2. We will email those three documents to our email distribution list.
  3. If you do not have computer access, we will print you a copy of the proposed Bylaw revision. Please come by the church office and our administrative staff will be happy to print a copy of the revised Bylaws for you.

For a Bylaw revision to be approved, the membership at WBC must be notified of the revision thirty (30) days in advance of a vote.

There are several ways we are going to provide opportunity for questions and interactions regarding these Bylaw revisions.

  1. First, if you have any specific questions or concerns about any Article, Section, or Paragraph, please call the church office and set up an appointment with me. I will make myself available to answer your questions.
  2. Second, we’re going to make our Bylaw revision committee available to visit your Sunday school class per request between now and the end of August to answer any questions you may have regarding the Bylaw revisions.
  3. Third, we will have a Town Hall discussion opportunity on Wednesday evening August 17 to discuss these Bylaw revisions and how they will affect our church structure and polity. During that discussion time, I will highlight several of the recommended revisions and take questions from the floor.
  4. Fourth, we will present the recommendation to approve these Bylaw revisions at our church conference on Wednesday evening August 24.

Please reach out if you have any questions about our process or the Bylaw revision. May God continue to bless the mission and ministry of Wilkesboro Baptist Church.

Photo by Scott Graham on Unsplash

In last week’s post, I shared some of the biblical reasoning for church polity being elder-led congregationalism. Today’s post continues the conversation. I’m going to reference the history of Wilkesboro Baptist Church as well as church health as two important reasons for considering a change in our church structure.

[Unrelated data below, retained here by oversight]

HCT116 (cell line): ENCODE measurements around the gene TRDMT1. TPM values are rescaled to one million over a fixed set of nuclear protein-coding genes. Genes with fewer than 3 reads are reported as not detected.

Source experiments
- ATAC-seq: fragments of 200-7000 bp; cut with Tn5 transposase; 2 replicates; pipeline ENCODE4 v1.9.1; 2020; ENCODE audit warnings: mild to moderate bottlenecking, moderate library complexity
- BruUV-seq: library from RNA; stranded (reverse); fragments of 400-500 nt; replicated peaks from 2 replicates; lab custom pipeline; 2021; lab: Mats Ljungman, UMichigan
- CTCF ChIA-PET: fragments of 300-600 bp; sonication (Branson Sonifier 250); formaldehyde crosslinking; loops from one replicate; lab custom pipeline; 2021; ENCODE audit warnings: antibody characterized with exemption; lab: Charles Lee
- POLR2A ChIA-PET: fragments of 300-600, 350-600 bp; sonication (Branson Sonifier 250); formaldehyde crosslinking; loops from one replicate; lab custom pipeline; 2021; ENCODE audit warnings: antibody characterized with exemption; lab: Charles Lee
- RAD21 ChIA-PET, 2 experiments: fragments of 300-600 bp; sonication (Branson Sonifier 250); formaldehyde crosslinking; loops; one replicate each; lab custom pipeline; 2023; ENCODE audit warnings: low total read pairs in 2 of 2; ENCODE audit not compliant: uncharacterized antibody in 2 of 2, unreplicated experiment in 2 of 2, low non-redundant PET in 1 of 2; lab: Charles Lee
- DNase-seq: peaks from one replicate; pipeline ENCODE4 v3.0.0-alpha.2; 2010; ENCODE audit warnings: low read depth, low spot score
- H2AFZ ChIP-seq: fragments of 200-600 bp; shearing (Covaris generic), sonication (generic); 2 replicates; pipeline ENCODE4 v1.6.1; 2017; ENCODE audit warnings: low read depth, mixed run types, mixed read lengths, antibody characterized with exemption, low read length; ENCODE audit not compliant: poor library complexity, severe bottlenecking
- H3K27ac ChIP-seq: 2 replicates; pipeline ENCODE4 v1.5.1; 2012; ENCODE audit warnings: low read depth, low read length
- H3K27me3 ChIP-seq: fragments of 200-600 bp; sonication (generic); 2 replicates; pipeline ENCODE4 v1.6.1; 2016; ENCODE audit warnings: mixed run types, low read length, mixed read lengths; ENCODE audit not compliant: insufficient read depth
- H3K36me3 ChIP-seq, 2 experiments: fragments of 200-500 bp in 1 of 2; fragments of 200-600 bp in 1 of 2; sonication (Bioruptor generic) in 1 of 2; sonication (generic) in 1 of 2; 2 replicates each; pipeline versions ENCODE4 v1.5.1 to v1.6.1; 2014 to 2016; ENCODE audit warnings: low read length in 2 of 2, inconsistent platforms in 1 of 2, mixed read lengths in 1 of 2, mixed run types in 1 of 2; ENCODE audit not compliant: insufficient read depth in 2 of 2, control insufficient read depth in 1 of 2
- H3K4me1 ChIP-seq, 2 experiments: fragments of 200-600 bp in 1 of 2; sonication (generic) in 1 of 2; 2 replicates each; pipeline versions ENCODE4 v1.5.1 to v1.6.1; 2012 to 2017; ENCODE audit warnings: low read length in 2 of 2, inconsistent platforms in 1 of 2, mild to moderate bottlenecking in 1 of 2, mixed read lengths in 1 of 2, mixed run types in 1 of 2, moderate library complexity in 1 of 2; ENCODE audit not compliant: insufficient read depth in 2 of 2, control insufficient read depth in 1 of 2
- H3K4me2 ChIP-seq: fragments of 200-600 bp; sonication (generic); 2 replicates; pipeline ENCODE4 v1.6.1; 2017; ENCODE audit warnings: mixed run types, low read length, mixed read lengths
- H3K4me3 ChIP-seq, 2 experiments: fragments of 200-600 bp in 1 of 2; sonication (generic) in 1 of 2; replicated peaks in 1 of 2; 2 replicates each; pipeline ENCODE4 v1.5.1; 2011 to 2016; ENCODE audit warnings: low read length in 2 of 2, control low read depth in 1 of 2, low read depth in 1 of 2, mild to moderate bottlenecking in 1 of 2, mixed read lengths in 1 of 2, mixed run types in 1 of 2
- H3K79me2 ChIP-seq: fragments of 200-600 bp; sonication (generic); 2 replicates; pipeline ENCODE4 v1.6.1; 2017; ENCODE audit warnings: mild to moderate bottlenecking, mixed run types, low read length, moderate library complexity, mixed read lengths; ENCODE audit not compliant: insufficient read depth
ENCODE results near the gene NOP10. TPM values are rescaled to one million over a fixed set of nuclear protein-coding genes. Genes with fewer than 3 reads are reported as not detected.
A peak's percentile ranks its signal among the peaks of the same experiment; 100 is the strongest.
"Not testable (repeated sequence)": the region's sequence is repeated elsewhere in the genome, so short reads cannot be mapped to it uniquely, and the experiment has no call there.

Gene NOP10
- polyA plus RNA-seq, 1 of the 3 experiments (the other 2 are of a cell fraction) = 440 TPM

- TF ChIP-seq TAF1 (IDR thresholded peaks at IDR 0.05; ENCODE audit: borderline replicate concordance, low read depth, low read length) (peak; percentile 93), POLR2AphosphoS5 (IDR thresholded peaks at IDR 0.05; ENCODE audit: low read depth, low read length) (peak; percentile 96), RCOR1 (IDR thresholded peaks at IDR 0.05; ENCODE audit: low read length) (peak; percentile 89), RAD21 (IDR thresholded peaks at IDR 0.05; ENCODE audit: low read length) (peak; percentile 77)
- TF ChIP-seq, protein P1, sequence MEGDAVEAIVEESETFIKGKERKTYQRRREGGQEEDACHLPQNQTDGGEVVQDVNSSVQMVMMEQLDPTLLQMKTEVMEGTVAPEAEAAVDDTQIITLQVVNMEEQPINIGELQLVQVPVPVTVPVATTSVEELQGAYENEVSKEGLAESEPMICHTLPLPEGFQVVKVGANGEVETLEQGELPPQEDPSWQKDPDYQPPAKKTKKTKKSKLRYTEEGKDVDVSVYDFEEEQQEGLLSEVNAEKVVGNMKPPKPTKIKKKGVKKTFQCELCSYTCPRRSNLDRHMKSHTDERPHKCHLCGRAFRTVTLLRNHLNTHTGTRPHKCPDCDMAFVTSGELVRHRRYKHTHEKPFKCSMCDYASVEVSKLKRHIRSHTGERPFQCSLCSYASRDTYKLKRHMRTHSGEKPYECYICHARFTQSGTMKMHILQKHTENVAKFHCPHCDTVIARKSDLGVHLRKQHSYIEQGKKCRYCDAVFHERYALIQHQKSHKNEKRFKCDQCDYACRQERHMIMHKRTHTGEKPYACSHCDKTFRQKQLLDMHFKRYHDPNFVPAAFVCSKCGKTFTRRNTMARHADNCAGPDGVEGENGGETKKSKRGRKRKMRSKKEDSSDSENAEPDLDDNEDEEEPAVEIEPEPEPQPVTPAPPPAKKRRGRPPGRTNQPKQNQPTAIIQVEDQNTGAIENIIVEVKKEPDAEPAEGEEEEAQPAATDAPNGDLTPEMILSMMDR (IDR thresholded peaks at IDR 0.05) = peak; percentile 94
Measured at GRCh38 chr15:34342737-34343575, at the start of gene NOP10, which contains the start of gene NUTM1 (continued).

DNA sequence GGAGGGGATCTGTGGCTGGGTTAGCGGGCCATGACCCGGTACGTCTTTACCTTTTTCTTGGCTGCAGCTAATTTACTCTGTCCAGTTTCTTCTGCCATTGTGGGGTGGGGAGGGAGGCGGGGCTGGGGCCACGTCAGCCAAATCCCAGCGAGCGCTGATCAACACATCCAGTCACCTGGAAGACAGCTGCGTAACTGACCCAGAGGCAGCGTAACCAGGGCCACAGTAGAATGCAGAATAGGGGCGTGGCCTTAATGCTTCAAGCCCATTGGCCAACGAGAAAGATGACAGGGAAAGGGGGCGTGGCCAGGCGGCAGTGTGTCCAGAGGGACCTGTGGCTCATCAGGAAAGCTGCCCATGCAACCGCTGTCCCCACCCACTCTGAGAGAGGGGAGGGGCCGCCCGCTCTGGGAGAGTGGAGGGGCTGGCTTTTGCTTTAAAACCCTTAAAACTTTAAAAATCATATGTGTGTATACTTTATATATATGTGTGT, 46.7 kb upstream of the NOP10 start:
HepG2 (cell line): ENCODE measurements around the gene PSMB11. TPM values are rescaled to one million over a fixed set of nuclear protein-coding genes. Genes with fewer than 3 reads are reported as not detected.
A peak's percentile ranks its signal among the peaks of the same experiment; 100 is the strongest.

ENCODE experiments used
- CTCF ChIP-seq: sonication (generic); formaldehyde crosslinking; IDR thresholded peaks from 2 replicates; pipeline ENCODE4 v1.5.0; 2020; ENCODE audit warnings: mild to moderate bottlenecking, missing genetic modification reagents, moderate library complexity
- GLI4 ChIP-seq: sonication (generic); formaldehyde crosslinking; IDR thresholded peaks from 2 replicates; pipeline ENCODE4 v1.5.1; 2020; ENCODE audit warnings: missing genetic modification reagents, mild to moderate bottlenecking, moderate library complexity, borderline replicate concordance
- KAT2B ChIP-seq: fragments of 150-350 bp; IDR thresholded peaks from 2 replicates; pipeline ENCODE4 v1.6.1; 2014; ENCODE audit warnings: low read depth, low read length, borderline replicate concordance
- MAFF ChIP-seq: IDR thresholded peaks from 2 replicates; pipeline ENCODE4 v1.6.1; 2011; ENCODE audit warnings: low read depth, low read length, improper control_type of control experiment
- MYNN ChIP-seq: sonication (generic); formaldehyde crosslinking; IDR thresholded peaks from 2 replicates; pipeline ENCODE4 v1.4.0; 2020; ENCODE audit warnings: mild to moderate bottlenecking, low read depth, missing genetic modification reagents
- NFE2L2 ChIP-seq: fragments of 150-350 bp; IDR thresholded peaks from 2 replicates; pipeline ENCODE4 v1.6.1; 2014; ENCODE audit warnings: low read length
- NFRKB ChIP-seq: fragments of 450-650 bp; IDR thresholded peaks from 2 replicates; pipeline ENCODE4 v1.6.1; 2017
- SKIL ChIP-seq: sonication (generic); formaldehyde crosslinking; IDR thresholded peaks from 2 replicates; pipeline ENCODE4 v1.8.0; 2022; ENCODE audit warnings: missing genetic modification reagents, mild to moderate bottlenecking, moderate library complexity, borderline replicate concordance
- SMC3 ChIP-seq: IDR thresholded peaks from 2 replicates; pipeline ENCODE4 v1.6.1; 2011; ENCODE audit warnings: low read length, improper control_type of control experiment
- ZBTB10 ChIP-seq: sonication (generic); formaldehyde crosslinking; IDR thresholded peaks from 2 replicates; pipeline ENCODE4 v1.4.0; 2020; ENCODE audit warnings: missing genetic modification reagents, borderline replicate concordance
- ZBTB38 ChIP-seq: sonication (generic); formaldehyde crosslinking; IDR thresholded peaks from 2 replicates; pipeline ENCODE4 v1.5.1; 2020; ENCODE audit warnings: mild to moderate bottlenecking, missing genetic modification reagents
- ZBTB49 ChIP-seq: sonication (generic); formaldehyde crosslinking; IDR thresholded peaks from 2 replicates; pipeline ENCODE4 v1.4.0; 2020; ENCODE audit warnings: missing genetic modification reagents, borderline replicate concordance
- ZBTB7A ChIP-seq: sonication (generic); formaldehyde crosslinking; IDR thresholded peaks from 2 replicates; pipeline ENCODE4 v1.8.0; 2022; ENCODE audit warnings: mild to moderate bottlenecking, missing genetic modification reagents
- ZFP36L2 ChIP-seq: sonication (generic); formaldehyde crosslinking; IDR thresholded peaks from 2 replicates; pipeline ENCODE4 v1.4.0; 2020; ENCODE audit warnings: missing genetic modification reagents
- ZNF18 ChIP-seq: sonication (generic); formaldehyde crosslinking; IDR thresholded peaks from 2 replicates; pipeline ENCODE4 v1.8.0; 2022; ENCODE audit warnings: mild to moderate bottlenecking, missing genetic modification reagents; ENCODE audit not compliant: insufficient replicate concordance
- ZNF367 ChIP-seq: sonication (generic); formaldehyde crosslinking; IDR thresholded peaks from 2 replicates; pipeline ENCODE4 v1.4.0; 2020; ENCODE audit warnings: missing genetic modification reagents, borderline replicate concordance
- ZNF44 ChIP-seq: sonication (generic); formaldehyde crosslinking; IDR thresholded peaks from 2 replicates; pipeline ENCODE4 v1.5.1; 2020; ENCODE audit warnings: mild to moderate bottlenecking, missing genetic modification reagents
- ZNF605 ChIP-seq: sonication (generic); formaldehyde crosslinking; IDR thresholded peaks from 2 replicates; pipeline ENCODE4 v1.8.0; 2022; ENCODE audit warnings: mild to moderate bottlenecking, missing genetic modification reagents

Wilkesboro Baptist Church began in 1880 as a missionary church (church plant) from a sister congregation. The text below is the historical account of our church’s beginning.

On the first Saturday (7th) in August 1880 a presbytery consisting of Elders W.R. Gwaltney, John Adams, James D. Tinsley, and I.T. Prevette met in the Court House in Wilkesboro, N.C. for the purpose of organizing a Missionary Baptist Church. Elder Gwaltney was moderator, and Elder Prevette Clerk, after devotional exercises conducted by the moderator, the presbytery was received by the brethren, The following brethren and sisters presented letters, John Bowlin, Jane E. Bowlin, S.R. Bowlin, B.E. Bowlin, J.R. Bowlin, Ann Eller, W.H. Brown, Mary Brown, Deliah White, G.W. Green and Dora M. Green from Cub Creek Church, E. Staley, Martha Staley, John W. Staley, Nelia Staley from Oak Forest Church, A.M. Church, Susan Church, A.V. Church, L.C. Church and E.S. Church of Mt. Pleasant Church; the clerk read the letters, and the presbytery was satisfied. The New Hampshire Confession of Faith, and Church Covenant were read and adopted by the brethren and sisters. The presbytery then agreed to reorganize these brethren and sisters as the Wilkesboro Baptist Church. A charge was delivered by the moderator and the hand of fellowship given by the presbytery.